Raising Goats For Dummies, 2nd Edition
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A veterinarian will come out to your farm to do most kinds of tests on your goats. But you can be more sustainable and save money by drawing blood from your goats and sending the samples directly to a lab. Ask your veterinarian or another breeder who is comfortable with drawing blood to show you how they do it, or follow the steps below.

Your veterinarian or another breeder can also help you find out where to send samples from your area and how to ship. To get an idea of shipping requirements, see the Universal Biomedical Research Laboratory (Livestock Diagnostics).

Necessary supplies

To draw blood, you need a helper to hold the goat, as well as the following supplies:
  • Alcohol prep wipes

  • 3 ml syringes with 3/4-inch 20-gauge needles, one for each goat

  • Vacutainer tubes (from a veterinary supply store or vet)

    • The color of the container top varies according to the type of test to be done. Make sure you have the correct tubes.
  • Clippers, if you need to shave the area

  • Paper, pen, and permanent marker

Drawing blood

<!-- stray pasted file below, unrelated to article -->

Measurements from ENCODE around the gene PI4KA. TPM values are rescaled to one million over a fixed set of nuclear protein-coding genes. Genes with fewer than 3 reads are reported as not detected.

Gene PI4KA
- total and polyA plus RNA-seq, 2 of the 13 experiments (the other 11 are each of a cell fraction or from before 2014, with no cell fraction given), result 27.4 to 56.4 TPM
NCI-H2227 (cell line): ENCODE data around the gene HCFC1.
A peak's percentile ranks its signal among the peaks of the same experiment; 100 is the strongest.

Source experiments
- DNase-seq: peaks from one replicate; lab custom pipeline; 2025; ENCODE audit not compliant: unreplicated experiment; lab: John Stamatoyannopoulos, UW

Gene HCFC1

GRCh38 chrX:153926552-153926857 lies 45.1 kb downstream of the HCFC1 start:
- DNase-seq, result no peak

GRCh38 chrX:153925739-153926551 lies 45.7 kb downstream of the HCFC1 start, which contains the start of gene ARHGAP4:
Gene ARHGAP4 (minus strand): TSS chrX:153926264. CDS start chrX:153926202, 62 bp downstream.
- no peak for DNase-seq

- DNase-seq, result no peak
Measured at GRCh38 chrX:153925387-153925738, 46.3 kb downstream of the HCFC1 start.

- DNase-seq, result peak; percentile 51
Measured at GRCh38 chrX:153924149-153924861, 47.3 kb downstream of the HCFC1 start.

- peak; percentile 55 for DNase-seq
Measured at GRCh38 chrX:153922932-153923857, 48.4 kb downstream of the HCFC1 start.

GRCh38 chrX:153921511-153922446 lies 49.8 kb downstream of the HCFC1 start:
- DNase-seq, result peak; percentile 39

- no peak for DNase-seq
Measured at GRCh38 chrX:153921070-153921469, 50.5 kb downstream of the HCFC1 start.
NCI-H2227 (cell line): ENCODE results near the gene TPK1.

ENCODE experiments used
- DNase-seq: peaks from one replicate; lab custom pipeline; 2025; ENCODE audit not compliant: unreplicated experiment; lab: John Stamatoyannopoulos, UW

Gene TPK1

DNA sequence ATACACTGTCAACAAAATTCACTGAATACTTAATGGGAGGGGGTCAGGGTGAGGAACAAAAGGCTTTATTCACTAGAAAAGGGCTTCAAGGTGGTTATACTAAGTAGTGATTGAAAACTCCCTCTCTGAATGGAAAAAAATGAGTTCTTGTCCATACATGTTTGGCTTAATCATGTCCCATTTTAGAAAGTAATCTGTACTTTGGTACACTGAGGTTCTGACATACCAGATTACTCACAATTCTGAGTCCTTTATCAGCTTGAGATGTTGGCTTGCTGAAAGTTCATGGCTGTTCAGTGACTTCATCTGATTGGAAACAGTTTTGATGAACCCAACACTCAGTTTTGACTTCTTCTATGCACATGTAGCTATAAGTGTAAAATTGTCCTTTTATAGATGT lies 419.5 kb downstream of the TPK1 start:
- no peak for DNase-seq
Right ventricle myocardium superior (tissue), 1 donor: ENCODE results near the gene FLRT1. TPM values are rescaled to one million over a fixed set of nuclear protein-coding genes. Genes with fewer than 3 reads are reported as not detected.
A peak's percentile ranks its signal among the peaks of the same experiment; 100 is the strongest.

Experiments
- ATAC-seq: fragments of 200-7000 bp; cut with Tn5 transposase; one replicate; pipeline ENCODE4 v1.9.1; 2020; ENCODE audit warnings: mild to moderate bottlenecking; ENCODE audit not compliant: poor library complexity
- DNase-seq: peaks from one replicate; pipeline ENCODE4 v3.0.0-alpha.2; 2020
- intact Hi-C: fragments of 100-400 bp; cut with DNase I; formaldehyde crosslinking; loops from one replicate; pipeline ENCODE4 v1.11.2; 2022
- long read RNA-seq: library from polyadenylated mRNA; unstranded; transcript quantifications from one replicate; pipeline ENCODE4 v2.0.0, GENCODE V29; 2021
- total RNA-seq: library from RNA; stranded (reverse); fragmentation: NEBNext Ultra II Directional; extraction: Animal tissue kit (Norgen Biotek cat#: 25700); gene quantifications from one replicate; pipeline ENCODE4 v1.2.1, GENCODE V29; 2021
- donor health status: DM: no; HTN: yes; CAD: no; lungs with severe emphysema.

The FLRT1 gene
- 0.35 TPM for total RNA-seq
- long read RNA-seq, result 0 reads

Here's how to draw blood for testing:
  1. Make a list of all goats to be tested, numbering each one.

  2. Label the tube with the name of the goat, the date, and your name or farm name.

  3. Have the helper back the goat into a corner and hold the goat's nose with one hand and around the chest with the other.

  4. Find the jugular vein by pressing on the left side of the goat's throat near the bottom of the neck.

    The vein pops up slightly when you press on it. If you need to, shave the area to more easily locate the vein.

    Feel the vein and insert the needle.

    Feel the vein and insert the needle.
  5. Remove the needle cap and insert the needle upward into the skin and vein at an angle nearly parallel to the vein.

    Be careful not to the push the needle through the vein.

  6. Gently pull back on the plunger.

    If blood does not enter the syringe, remove the needle and start over.

  7. If you see blood in the syringe, continue pulling the plunger until you have 3 cc.

  8. Remove the needle, replace the cap, and put pressure on the goat's neck for 30 seconds.

  9. Remove the needle cap, insert the needle into the goat's labeled tube and inject the blood.

When you have finished drawing blood from your goats, refrigerate the samples or prepare them for delivery to the lab or veterinary office.

About This Article

This article is from the book:

About the book author:

Cheryl K. Smith has raised a small herd of dairy goats under the herd name Mystic Acres since 1998. She is an editor, freelance writer, and former attorney, as well as goat expert.

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